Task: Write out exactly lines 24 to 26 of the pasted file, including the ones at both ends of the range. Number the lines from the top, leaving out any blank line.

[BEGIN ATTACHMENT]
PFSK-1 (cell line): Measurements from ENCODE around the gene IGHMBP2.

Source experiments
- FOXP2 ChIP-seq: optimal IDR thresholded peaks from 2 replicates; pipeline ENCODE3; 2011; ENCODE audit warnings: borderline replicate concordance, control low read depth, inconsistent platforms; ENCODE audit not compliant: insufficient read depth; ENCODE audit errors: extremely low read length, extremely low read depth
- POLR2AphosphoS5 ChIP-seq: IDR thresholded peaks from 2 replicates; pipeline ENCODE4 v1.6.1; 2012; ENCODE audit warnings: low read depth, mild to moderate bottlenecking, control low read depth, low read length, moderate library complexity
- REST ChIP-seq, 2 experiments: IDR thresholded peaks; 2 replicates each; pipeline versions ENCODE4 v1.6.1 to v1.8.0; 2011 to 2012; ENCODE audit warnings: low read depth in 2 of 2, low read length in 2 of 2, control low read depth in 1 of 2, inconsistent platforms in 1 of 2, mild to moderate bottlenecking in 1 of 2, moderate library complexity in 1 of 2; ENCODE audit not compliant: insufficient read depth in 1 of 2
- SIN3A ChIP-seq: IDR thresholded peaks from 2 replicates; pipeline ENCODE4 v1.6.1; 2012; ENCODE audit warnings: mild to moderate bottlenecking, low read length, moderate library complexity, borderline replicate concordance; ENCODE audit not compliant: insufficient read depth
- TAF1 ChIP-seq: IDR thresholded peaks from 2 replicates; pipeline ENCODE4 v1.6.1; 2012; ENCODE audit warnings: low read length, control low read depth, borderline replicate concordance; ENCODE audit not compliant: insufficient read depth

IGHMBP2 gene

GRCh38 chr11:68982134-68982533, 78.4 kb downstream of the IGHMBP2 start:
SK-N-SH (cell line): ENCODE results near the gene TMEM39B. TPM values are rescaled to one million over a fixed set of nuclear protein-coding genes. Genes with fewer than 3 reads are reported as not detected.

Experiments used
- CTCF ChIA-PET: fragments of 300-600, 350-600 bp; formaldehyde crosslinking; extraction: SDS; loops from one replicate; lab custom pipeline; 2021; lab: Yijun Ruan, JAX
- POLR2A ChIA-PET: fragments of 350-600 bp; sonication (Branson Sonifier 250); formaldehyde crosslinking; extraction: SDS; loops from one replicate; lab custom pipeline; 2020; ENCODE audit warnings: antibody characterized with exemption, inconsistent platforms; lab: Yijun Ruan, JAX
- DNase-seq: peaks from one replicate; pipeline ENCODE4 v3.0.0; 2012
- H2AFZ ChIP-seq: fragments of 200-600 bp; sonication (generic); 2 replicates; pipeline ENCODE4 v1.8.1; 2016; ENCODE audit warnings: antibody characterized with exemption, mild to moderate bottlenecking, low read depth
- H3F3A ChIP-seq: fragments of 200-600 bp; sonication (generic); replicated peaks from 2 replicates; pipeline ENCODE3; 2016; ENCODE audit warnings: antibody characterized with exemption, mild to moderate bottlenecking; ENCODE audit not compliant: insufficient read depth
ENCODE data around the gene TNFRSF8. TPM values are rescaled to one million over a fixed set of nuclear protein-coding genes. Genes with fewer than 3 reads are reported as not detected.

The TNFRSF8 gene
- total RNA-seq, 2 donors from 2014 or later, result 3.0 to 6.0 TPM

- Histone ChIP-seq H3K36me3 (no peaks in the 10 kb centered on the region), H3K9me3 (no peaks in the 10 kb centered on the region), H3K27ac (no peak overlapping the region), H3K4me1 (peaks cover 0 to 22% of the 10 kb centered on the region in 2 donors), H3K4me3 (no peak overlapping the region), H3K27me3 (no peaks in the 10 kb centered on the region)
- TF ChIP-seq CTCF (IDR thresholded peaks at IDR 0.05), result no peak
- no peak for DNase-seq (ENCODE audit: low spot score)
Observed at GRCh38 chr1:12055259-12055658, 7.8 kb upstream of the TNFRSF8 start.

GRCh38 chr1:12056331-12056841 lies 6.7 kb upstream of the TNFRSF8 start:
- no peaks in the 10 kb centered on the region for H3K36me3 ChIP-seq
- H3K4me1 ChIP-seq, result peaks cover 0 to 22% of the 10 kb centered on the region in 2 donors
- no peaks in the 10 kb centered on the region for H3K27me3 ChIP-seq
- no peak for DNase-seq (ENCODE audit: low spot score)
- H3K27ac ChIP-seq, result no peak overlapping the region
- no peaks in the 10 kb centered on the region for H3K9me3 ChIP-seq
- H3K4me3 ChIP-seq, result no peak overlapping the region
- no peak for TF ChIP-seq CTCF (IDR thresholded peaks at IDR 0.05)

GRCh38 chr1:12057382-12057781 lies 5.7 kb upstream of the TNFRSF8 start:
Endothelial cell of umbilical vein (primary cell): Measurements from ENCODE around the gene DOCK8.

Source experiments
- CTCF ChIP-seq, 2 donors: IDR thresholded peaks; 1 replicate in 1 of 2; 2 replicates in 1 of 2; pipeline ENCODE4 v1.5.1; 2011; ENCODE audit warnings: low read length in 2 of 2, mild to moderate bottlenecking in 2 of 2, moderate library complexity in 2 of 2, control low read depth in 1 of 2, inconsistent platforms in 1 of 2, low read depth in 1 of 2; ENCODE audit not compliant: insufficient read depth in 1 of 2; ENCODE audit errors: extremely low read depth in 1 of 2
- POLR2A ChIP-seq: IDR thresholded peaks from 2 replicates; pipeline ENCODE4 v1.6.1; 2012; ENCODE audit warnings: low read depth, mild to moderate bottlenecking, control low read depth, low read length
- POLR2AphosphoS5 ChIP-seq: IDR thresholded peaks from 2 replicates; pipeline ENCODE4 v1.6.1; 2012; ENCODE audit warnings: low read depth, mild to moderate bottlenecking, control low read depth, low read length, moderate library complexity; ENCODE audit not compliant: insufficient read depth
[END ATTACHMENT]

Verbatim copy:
GRCh38 chr1:12056331-12056841 lies 6.7 kb upstream of the TNFRSF8 start:
- no peaks in the 10 kb centered on the region for H3K36me3 ChIP-seq
- H3K4me1 ChIP-seq, result peaks cover 0 to 22% of the 10 kb centered on the region in 2 donors